Dealing with Hard Times

When something bad happens, do you think “Why me?” or simply “Why?” Your choice of question and how you answer it makes all the difference in how you experience hard times. Which question you choose means the difference between meaningless suffering and meaningful struggle.

To ask “Why me?” is an attitude that undermines a person’s ability to cope because challenges are seen as meaningless suffering. People who reflexively ask that question often feel entitled or victimized, or both. They see themselves as ganged up on or abandoned when things do not go as expected. Trapped in that view of life, they end up feeling that one bad thing after another happens to them—not because bad things are singling them out, but because their mindset makes them see things that way. Unfortunately, the negative narrative of why-me people makes it hard for them to catch a break. Their subconscious life narrative is about a helpless innocent who meets the big bad world with predictable results.

But the person who asks “Why?” assumes the world makes sense and can be figured out. This is the question that promotes survival by making challenges into a meaningful struggle. By finding meaning in the struggle, a person gains motivation, producing positive energy and a hopeful outlook. Their life story is about prevailing over hardship.

How people react to unexpected circumstances will depend on whether they see themselves as lucky or oppressed. The group who feels lucky will go forward, trusting in their narrative and hoping it will work out well. The oppressed group hangs back and feels too powerless to try in the first place. Both groups put meaning on their life events, but their outcomes will be hugely different. Seeing something as a vital struggle instead of pointless suffering will go a long way toward more effective action.

Do both kinds of people know they are creating a meaningful life story with each decision they make? Probably not. Both groups are just living their lives. But the nature of their underlying narrative will make a big difference because a person’s story is based on these assumptions. These subconscious beliefs about the self start early in life, but they can be changed once we are aware of them.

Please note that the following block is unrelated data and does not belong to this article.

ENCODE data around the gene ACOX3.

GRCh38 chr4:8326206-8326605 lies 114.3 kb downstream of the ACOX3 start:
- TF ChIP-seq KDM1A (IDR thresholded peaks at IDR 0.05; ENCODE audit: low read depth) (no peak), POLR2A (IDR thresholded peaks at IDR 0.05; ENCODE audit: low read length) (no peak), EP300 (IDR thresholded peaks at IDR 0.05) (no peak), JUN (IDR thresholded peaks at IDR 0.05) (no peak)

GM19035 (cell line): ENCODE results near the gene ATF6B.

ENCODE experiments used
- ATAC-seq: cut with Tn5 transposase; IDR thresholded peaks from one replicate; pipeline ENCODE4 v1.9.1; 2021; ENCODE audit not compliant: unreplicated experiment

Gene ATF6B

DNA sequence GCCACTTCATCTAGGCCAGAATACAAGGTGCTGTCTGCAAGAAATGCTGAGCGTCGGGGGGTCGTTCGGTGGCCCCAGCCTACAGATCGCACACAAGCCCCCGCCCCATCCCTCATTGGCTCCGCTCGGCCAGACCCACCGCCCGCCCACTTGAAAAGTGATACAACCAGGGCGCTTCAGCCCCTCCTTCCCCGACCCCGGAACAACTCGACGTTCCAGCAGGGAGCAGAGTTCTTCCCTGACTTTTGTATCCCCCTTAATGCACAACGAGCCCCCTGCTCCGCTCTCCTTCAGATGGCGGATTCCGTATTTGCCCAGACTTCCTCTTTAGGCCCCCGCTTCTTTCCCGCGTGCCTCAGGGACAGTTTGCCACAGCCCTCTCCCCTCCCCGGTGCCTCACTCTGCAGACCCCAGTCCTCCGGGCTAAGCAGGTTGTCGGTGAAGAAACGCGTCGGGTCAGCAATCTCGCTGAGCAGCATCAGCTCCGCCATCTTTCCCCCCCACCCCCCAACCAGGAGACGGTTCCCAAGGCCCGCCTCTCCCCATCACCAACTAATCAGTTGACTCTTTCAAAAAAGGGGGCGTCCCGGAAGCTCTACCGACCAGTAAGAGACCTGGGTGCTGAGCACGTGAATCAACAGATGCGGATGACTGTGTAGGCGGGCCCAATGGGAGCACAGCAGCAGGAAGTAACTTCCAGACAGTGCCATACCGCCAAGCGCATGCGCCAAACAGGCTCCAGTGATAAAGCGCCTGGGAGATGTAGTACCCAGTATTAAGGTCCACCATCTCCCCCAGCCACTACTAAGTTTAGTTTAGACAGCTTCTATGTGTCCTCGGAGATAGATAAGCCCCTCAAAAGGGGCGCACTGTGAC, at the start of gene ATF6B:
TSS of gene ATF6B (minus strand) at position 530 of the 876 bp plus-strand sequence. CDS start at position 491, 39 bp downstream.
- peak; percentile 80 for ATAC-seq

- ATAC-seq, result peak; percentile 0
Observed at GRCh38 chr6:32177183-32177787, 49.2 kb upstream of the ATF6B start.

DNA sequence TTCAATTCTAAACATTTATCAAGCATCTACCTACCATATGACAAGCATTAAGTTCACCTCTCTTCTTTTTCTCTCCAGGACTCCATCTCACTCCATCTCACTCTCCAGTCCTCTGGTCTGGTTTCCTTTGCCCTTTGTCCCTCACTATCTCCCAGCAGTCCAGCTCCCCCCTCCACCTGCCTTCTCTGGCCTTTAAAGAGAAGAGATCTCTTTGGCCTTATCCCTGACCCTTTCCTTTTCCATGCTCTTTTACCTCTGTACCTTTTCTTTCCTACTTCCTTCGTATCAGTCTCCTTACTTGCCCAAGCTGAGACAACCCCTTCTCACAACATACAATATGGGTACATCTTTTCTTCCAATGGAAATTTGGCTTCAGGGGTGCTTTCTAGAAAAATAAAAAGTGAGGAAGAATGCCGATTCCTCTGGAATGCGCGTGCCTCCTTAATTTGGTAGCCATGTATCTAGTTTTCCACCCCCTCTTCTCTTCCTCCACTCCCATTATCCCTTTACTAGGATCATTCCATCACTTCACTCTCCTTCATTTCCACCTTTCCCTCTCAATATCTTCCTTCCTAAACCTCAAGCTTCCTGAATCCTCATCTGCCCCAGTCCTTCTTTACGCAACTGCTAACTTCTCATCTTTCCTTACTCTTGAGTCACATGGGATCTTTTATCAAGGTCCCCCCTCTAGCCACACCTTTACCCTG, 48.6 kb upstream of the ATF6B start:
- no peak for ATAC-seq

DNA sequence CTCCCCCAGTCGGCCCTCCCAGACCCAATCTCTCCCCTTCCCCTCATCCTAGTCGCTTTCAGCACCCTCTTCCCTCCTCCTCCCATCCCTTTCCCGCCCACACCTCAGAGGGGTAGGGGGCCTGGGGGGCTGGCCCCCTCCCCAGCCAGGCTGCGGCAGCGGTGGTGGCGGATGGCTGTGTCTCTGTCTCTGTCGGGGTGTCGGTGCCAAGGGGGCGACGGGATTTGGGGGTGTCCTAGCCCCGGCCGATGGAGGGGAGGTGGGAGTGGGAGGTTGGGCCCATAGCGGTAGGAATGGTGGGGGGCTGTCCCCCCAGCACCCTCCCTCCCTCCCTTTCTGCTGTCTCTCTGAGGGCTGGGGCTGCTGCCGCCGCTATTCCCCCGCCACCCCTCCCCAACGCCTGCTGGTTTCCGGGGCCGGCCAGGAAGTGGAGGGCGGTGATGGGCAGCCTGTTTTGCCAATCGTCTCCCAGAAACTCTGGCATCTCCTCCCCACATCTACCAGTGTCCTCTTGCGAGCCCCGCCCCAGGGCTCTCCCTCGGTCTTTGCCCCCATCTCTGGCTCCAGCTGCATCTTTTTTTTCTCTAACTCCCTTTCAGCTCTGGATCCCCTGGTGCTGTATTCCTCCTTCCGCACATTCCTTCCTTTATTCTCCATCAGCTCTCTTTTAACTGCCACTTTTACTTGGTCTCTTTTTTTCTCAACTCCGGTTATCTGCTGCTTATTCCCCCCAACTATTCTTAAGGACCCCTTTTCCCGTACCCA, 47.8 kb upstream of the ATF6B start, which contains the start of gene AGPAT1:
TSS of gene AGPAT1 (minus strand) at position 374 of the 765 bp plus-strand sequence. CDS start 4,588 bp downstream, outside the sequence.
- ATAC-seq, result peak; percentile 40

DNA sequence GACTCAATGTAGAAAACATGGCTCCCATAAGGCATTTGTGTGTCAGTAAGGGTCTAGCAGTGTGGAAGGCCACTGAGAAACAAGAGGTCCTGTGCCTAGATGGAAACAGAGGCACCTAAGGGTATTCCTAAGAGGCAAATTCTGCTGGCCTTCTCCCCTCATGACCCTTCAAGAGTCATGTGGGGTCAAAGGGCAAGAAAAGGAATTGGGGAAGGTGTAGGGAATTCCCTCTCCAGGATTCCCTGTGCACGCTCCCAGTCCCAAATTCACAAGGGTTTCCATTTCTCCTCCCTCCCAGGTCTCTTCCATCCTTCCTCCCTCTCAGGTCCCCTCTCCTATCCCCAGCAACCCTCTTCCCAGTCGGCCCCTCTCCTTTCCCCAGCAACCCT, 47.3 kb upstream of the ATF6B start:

Ask yourself which person would be more likely to find help in difficult times. The person who is looking for meaning is in a motivated mental search mode already. After some initial reorienting, they start figuring out how they can get what they want from this new circumstance. Because they are already looking for meaning, they will be alert to other clues and signs that indicate which way to go. Unfortunately, the person who believes that life is penalizing them will stay in that storyline from the beginning. Once they sense that feeling of defeat, they tend to stop and become passive. They do not look for further evidence of deeper meanings because they think they already know the end of the story. They are convinced other people and outer circumstances are invincible.

Our mental attitude makes a huge difference even at a biological level because the process of finding meaning cues our brains to solve problems. Brains automatically look for meaning whether you want them to or not. Our only choice is which kind of meaning we are going to construct. Creating a sense of meaning makes the brain define the problem to be worked on. Without that effort to find meaning, situations are perceived by the brain as meaningless noise. It does not matter if there actually is some ultimate meaning or not; it is the act of building meaning that boots up the brain and makes the difference in coping well.

Meaning often comes from some form of spirituality, but not necessarily. Meaning can be based on a code of ethics or even seeing life as a game. It can be about relationships or protecting others. But as long as the struggle in life is seen as having meaning, even at a deep, unknown level, we will keep setting goals and trying. Even a tiny goal can fuel a smidgen of hope, and that can be enough to prompt action toward tipping the odds in our favor.

Finding meaning in our experiences is how we build the story of our lives. We may not be aware of it, but we all have a personal narrative, a secret ongoing autobiography. Most of the time we just live our lives, but sometimes we get a glimpse of our subliminal pattern. This is the life story we have been creating and did not even know it. This story not only contains the deep meaning of our lives, but it also forms the building blocks for our future.

Life usually involves some kind of struggle. It also has suffering. All people experience both. Everybody can feel hopeless, entitled, or desperate at times. Panic can happen to anybody. But the real key is whether at some point a person makes the decision to step back and ask “Why?” instead of “Why me?” That moment is when we start to take action on our own behalf, even if it is just a simple shift in attitude. If we start searching for an answer to make our challenges meaningful, we are already active in finding a solution. We have enlisted the higher parts of our brain for problem-solving, instead of focusing solely on the emotional brain centers that fuel fear.

It takes some work to find meaning in bad situations, but it is worth the effort. Construct your own personal meaning about why we have hardships in life, and find some reason why this challenge is good for your growth and development. The search itself will strengthen your mind and build emotional resilience. You are the one who can decide to define the problem as a meaningful struggle on its way to resolution. Whether we know it or not, we are all writing our ongoing autobiography. Let’s make it a good read. 

Lindsay Gibson, Psy.D., is a clinical psychologist in practice in Va. Beach. For information, call 757-490-7811.

 

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